Using social media to give your customers the gift of five-star customer service
The social media train is rolling along stronger than ever. Businesses are hopping on with much less hesitation than a few years ago. There’s just one problem: Many companies forget to buy their tickets and pack their bags.
Simply having a Facebook fan page or a Twitter account is like hopping on a train with a one-way ticket. Sure you’ll see the sites along the way, but you’re not going to get very far. You have to plan your route.
Many people regard social media as simply a promotional tool. It’s not. Yes, social media can help raise awareness of your company, product, brand, etc., but social media savvy companies and individuals realize it’s purpose is much more powerful.
Take for instance The Greatest Customer Service Story Ever Told, Starring Morton’s Steakhouse by Peter Shankman. This story is incredible inspiring. I’ll let you read it (and I hope you do) for yourself, but it goes something like this. Peter, during an exceptionally long day of traveling, was craving a steak from his go-to spot Morton’s The Steakhouse. He jokingly tweeted the restaurant asking them to have a steak at the next airport he was landing at. Well, guess what? His joke became a reality when he arrived at his destination to see a Morton’s waiter (tux and all) standing with Peter’s driver and a to-go bag packed with restaurant favorites.
Have you ever heard of customer service that amazing? Talk about five-star! So, maybe the restaurant wouldn’t go that far for someone like you or me (Peter is famous in the PR and social networking world), but check out Morton’s Facebook page and Twitter. It’s amazing. They listen–to everyone!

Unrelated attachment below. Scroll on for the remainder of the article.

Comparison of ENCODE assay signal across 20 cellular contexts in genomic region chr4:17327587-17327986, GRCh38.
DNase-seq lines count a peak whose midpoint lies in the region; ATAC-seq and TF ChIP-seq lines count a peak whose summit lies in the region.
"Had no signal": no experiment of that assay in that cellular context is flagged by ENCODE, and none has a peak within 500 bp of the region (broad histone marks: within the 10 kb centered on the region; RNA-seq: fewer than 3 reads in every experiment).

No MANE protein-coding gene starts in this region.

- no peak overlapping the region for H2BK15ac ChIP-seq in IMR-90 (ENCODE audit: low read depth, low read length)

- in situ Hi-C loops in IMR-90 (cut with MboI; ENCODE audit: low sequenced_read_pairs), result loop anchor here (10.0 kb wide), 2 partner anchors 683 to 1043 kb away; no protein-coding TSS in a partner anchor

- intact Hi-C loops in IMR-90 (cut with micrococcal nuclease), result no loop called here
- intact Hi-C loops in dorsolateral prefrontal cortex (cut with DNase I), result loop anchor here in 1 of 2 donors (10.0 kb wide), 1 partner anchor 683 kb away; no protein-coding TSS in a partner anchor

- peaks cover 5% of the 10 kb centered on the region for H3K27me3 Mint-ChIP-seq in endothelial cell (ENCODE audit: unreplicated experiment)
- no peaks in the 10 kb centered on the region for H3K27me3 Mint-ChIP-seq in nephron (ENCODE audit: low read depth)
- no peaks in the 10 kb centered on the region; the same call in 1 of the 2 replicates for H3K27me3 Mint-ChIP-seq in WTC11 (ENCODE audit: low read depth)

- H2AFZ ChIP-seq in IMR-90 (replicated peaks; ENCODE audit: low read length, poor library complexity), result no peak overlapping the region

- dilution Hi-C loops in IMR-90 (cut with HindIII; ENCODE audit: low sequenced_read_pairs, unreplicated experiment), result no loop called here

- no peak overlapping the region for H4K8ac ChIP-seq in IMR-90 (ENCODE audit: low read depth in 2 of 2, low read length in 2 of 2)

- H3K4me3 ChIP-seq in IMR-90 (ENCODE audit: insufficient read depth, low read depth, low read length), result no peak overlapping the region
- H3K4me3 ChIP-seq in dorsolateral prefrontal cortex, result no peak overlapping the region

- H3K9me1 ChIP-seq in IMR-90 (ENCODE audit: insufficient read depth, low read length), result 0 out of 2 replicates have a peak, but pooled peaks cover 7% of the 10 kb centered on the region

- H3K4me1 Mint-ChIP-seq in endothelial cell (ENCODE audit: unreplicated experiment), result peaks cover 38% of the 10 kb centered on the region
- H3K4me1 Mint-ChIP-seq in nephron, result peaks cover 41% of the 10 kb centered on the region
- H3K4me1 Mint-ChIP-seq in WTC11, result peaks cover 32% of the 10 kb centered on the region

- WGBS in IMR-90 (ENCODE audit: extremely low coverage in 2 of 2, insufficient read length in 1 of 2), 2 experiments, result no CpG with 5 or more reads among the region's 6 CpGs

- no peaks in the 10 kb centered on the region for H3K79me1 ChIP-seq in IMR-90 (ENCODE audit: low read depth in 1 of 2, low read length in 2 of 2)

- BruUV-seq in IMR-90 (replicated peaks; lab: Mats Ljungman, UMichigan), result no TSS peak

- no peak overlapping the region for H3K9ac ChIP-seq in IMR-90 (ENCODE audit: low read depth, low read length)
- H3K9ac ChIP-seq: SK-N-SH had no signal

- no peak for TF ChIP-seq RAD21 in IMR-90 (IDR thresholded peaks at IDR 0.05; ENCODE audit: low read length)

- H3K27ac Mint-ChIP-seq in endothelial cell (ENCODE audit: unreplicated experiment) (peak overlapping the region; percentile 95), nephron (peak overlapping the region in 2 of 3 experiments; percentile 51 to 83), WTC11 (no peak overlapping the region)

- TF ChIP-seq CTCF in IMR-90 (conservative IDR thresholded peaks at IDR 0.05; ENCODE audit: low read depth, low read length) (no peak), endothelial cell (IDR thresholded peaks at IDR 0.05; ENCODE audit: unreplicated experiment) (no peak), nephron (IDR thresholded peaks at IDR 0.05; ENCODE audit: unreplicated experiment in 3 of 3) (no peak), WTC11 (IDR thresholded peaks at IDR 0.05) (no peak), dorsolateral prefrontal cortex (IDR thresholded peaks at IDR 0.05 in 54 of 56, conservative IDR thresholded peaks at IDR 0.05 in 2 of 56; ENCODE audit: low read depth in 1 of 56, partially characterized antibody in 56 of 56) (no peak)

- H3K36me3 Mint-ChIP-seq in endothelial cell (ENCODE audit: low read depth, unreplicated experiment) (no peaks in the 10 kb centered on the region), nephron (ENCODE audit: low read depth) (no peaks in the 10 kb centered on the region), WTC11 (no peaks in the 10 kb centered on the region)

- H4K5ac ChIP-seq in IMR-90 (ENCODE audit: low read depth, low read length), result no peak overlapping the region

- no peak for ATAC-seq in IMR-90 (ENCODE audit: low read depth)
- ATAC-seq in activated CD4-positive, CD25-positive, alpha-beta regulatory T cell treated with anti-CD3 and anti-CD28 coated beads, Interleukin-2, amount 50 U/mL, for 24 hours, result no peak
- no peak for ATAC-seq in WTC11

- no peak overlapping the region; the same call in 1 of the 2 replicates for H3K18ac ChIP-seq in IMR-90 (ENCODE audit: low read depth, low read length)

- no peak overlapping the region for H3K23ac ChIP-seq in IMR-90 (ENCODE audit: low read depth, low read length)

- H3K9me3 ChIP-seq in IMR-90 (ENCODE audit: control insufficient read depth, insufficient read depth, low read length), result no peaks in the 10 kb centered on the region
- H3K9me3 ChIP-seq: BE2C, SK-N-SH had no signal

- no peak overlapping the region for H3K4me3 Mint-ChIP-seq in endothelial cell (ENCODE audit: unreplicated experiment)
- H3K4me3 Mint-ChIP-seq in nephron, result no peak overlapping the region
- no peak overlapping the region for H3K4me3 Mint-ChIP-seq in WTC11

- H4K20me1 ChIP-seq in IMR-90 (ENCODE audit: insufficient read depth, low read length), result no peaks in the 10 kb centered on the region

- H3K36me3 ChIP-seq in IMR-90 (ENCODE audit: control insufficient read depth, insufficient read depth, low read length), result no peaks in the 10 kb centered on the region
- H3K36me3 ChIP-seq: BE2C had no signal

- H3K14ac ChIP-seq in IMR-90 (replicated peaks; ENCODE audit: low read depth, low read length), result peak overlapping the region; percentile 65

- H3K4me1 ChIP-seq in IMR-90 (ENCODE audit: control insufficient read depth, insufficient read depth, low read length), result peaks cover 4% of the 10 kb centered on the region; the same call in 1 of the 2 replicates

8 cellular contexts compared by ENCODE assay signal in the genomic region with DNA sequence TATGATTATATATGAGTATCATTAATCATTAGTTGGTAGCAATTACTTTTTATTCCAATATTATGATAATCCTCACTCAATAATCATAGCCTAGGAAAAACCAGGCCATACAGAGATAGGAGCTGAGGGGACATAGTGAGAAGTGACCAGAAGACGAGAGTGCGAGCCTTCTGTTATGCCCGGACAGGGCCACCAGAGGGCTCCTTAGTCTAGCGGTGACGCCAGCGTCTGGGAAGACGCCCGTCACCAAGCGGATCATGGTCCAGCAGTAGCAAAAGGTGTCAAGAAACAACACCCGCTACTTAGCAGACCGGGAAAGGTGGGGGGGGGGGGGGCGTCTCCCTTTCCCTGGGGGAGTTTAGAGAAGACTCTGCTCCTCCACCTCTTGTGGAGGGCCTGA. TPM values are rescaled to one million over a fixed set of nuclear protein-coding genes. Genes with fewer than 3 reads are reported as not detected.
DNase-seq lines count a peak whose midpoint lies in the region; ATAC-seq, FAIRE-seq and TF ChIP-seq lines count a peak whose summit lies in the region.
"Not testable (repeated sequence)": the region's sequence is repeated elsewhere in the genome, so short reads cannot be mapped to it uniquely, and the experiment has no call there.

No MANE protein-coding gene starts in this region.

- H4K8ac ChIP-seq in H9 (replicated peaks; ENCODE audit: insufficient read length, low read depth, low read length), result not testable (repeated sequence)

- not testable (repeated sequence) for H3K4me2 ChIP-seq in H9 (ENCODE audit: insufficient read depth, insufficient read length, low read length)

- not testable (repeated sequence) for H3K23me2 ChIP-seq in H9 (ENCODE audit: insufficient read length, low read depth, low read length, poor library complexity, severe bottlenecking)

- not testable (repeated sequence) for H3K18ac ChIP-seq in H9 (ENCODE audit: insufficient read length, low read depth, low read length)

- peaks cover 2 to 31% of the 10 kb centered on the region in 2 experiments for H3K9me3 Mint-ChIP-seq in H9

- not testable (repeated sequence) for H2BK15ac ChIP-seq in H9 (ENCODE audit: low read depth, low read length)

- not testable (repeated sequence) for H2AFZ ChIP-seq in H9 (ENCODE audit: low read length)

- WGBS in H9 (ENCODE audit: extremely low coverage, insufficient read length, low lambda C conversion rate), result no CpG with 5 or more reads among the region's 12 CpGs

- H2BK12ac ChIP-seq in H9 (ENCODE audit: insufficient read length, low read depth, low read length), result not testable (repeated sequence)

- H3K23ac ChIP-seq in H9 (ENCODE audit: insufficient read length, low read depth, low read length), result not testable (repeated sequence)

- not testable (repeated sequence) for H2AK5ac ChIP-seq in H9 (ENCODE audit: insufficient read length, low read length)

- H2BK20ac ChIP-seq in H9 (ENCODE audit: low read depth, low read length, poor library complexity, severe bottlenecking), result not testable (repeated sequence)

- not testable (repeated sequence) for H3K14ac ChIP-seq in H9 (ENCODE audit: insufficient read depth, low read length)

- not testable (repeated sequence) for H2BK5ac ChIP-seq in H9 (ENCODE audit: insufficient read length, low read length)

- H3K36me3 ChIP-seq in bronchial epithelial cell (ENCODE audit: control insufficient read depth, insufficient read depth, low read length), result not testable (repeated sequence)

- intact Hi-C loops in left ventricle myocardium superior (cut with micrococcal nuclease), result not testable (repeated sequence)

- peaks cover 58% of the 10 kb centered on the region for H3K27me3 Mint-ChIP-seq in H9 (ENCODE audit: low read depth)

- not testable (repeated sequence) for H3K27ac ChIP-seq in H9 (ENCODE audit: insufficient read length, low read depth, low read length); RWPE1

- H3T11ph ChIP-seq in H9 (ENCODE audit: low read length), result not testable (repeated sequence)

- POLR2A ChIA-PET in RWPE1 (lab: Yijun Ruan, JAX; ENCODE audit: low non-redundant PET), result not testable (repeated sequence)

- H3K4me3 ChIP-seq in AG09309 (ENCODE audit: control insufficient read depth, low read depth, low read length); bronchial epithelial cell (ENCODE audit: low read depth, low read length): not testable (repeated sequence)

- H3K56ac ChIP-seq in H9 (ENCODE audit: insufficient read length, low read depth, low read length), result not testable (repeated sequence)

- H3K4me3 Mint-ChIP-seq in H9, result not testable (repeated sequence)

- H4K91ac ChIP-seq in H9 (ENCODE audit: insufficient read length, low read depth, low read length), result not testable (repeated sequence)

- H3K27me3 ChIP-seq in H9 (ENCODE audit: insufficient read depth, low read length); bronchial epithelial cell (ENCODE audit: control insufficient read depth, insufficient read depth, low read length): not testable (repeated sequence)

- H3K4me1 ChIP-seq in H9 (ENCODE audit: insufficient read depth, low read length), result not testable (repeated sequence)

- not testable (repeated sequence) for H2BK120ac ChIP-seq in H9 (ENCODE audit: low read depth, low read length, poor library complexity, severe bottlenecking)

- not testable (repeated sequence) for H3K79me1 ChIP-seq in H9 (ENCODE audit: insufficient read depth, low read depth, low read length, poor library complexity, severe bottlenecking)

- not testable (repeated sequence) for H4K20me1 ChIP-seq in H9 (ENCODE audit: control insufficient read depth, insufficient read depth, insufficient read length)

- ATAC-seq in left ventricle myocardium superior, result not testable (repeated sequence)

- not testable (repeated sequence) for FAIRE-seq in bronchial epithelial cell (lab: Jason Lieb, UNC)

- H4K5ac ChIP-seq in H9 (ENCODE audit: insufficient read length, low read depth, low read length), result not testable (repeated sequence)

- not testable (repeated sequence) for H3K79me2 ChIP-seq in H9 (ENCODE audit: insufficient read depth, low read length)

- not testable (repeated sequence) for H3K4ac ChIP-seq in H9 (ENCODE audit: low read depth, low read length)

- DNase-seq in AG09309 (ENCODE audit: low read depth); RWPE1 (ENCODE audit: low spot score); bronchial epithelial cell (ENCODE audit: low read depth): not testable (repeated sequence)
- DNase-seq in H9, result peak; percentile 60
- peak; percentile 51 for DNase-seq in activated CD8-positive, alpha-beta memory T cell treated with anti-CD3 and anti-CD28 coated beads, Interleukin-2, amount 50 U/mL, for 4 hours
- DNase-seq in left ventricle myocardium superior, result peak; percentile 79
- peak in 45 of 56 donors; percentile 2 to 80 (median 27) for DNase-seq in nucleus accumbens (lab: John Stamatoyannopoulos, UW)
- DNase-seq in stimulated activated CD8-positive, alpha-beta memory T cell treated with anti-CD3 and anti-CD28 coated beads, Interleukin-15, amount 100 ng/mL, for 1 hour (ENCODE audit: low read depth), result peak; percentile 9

That’s how you provide exceptional customer service. No matter how big or small your company is, they key is to listen. That includes monitoring your social network accounts and providing timely response, which brings me to a couple of my top pet peeves.
It really, really bothers me when people link all of their accounts together so that they only have to post on one site OR when they schedule all of their messages. What’s my beef? Among the reasons that I rarely suggest using either of these tactics is, how do you know what people are saying if you never log into your account? (FYI, I do not follow companies or people on Twitter when they don’t interact with other Twitter users. What’s the point?)
If you’re a fan, you just want to be heard. Taking the time to monitor and respond is worth every second that it takes. It’s just that simple.